Rice Rice Baby You’re posting photos of what you do every day to #ashaigers on Instagram, and we’re paying attention. Each month we showcase one of your photos. Glimpses
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Glimpses  |   February 01, 2018
Rice Rice Baby
Author Notes
  • —Melissa (Mel) Gardner, MS, CCC-SLP, and Claudette Bañares, MS, CCC-SLP instagram.com/mc.slp
    —Melissa (Mel) Gardner, MS, CCC-SLP, and Claudette Bañares, MS, CCC-SLP instagram.com/mc.slp×
Article Information
Development / Augmentative & Alternative Communication / Special Populations / Early Identification & Intervention / Attention, Memory & Executive Functions / Glimpses
Glimpses   |   February 01, 2018
Rice Rice Baby
The ASHA Leader, February 2018, Vol. 23, 12. doi:10.1044/leader.GL.23022018.12
The ASHA Leader, February 2018, Vol. 23, 12. doi:10.1044/leader.GL.23022018.12
Sensory bins are great tools to target core words and language concepts during play. With rainbow rice, we targeted the core word “in” using focused language stimulation. You can ask questions, direct play, make comments, request and protest. For example, “The cars are in the box.” “Where’s the car? In the box!” “Go in!”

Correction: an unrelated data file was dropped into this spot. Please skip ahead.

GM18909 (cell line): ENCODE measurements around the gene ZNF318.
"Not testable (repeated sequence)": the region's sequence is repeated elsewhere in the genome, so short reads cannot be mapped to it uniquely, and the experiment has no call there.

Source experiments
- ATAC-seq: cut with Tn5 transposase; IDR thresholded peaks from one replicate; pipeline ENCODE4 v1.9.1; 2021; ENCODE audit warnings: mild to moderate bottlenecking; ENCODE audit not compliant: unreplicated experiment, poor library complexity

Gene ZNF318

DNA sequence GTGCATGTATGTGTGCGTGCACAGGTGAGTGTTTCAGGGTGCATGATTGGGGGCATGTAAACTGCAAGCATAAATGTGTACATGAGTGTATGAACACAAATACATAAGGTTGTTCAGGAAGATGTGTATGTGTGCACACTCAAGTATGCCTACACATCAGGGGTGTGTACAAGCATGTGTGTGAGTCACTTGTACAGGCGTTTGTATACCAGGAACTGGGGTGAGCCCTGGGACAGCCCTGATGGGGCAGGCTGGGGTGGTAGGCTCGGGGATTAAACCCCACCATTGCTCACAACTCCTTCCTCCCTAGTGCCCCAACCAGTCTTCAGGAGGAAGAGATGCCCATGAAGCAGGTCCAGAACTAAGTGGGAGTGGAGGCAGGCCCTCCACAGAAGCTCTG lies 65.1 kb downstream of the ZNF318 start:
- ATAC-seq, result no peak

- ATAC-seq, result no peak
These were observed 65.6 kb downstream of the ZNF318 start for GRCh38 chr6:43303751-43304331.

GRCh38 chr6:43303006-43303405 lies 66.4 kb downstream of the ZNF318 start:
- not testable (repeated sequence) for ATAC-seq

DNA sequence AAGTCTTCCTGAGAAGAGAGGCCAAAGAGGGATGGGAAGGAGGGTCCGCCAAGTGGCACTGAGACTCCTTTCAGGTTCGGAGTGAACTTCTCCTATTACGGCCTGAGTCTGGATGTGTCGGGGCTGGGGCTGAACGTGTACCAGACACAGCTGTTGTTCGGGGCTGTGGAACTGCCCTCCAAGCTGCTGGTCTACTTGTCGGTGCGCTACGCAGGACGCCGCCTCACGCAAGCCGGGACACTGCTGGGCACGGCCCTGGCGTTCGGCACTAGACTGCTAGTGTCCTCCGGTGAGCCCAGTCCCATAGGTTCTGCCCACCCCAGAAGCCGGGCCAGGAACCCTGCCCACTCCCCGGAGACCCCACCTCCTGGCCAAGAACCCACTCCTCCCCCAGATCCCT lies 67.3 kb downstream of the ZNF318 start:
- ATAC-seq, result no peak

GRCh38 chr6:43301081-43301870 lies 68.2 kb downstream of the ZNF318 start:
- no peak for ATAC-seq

If your group has mixed goals, you can also shape the activity to target following directions using the colors, sizes and textures of the items in the box. Don’t forget your kids who use augmentative and alternative communication—we love aided language input and plan all our activities to allow multiple opportunities to model, model, model.
Pro tip: Decrease the amount of rice in the bin and put a sheet underneath for easy clean-up.
About us:
We met while working in a transdisciplinary, intensive early-intervention program. We work in the Los Angeles area, Mel on a transdisciplinary team for difficult-to-serve students and Claudette in an outpatient pediatric clinic. Our MC.SLP posts are influenced by Emily Rubin’s work, which indicates that therapeutic programs should prioritize a clinician’s desirability and predictability to the child. Play-based learning with highly motivating toys and activities makes interacting with the clinician desirable, and focused language stimulation with core vocabulary targets (embedded across songs, books and activities) ensure familiar and predictable routines.
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FROM THIS ISSUE
February 2018
Volume 23, Issue 2